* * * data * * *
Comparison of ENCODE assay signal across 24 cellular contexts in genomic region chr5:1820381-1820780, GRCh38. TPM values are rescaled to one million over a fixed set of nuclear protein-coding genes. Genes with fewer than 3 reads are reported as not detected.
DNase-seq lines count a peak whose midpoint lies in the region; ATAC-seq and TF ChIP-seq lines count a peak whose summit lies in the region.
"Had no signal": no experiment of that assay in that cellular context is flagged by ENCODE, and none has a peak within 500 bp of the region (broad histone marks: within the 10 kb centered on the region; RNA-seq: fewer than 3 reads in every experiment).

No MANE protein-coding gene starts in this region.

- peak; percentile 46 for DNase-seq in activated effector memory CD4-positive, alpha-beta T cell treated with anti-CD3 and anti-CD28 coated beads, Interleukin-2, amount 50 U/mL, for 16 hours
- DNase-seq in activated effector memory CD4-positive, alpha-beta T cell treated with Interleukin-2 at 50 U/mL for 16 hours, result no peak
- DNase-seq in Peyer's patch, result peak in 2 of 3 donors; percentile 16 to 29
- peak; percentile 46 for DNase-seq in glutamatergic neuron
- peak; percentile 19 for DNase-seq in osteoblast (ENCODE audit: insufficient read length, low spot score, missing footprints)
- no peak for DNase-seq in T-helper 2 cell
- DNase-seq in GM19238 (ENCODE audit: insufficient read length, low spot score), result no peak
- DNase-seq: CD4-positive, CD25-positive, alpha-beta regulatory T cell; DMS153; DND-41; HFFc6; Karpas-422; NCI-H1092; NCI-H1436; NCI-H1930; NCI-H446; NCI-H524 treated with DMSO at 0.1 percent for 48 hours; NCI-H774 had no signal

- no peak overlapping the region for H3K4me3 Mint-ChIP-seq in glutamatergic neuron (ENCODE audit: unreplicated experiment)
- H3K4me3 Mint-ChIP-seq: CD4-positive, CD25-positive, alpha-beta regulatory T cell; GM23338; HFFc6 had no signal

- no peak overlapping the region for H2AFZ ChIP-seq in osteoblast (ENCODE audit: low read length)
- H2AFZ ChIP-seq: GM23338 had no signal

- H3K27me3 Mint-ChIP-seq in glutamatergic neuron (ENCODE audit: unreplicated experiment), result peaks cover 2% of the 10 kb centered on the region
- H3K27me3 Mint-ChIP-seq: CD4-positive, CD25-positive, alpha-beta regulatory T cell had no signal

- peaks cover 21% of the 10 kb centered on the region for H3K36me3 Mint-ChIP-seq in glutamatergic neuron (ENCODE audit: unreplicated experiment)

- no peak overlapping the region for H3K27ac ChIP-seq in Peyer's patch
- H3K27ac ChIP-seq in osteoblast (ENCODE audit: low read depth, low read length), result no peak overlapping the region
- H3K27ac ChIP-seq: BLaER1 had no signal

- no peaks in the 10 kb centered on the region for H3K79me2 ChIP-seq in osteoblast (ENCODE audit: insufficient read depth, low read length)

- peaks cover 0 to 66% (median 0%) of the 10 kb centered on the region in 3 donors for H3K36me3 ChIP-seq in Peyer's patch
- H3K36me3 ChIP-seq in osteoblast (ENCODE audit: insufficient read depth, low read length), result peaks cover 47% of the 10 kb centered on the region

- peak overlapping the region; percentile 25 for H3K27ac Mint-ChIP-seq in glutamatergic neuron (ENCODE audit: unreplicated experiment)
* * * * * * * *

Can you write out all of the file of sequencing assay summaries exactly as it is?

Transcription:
Comparison of ENCODE assay signal across 24 cellular contexts in genomic region chr5:1820381-1820780, GRCh38. TPM values are rescaled to one million over a fixed set of nuclear protein-coding genes. Genes with fewer than 3 reads are reported as not detected.
DNase-seq lines count a peak whose midpoint lies in the region; ATAC-seq and TF ChIP-seq lines count a peak whose summit lies in the region.
"Had no signal": no experiment of that assay in that cellular context is flagged by ENCODE, and none has a peak within 500 bp of the region (broad histone marks: within the 10 kb centered on the region; RNA-seq: fewer than 3 reads in every experiment).

No MANE protein-coding gene starts in this region.

- peak; percentile 46 for DNase-seq in activated effector memory CD4-positive, alpha-beta T cell treated with anti-CD3 and anti-CD28 coated beads, Interleukin-2, amount 50 U/mL, for 16 hours
- DNase-seq in activated effector memory CD4-positive, alpha-beta T cell treated with Interleukin-2 at 50 U/mL for 16 hours, result no peak
- DNase-seq in Peyer's patch, result peak in 2 of 3 donors; percentile 16 to 29
- peak; percentile 46 for DNase-seq in glutamatergic neuron
- peak; percentile 19 for DNase-seq in osteoblast (ENCODE audit: insufficient read length, low spot score, missing footprints)
- no peak for DNase-seq in T-helper 2 cell
- DNase-seq in GM19238 (ENCODE audit: insufficient read length, low spot score), result no peak
- DNase-seq: CD4-positive, CD25-positive, alpha-beta regulatory T cell; DMS153; DND-41; HFFc6; Karpas-422; NCI-H1092; NCI-H1436; NCI-H1930; NCI-H446; NCI-H524 treated with DMSO at 0.1 percent for 48 hours; NCI-H774 had no signal

- no peak overlapping the region for H3K4me3 Mint-ChIP-seq in glutamatergic neuron (ENCODE audit: unreplicated experiment)
- H3K4me3 Mint-ChIP-seq: CD4-positive, CD25-positive, alpha-beta regulatory T cell; GM23338; HFFc6 had no signal

- no peak overlapping the region for H2AFZ ChIP-seq in osteoblast (ENCODE audit: low read length)
- H2AFZ ChIP-seq: GM23338 had no signal

- H3K27me3 Mint-ChIP-seq in glutamatergic neuron (ENCODE audit: unreplicated experiment), result peaks cover 2% of the 10 kb centered on the region
- H3K27me3 Mint-ChIP-seq: CD4-positive, CD25-positive, alpha-beta regulatory T cell had no signal

- peaks cover 21% of the 10 kb centered on the region for H3K36me3 Mint-ChIP-seq in glutamatergic neuron (ENCODE audit: unreplicated experiment)

- no peak overlapping the region for H3K27ac ChIP-seq in Peyer's patch
- H3K27ac ChIP-seq in osteoblast (ENCODE audit: low read depth, low read length), result no peak overlapping the region
- H3K27ac ChIP-seq: BLaER1 had no signal

- no peaks in the 10 kb centered on the region for H3K79me2 ChIP-seq in osteoblast (ENCODE audit: insufficient read depth, low read length)

- peaks cover 0 to 66% (median 0%) of the 10 kb centered on the region in 3 donors for H3K36me3 ChIP-seq in Peyer's patch
- H3K36me3 ChIP-seq in osteoblast (ENCODE audit: insufficient read depth, low read length), result peaks cover 47% of the 10 kb centered on the region

- peak overlapping the region; percentile 25 for H3K27ac Mint-ChIP-seq in glutamatergic neuron (ENCODE audit: unreplicated experiment)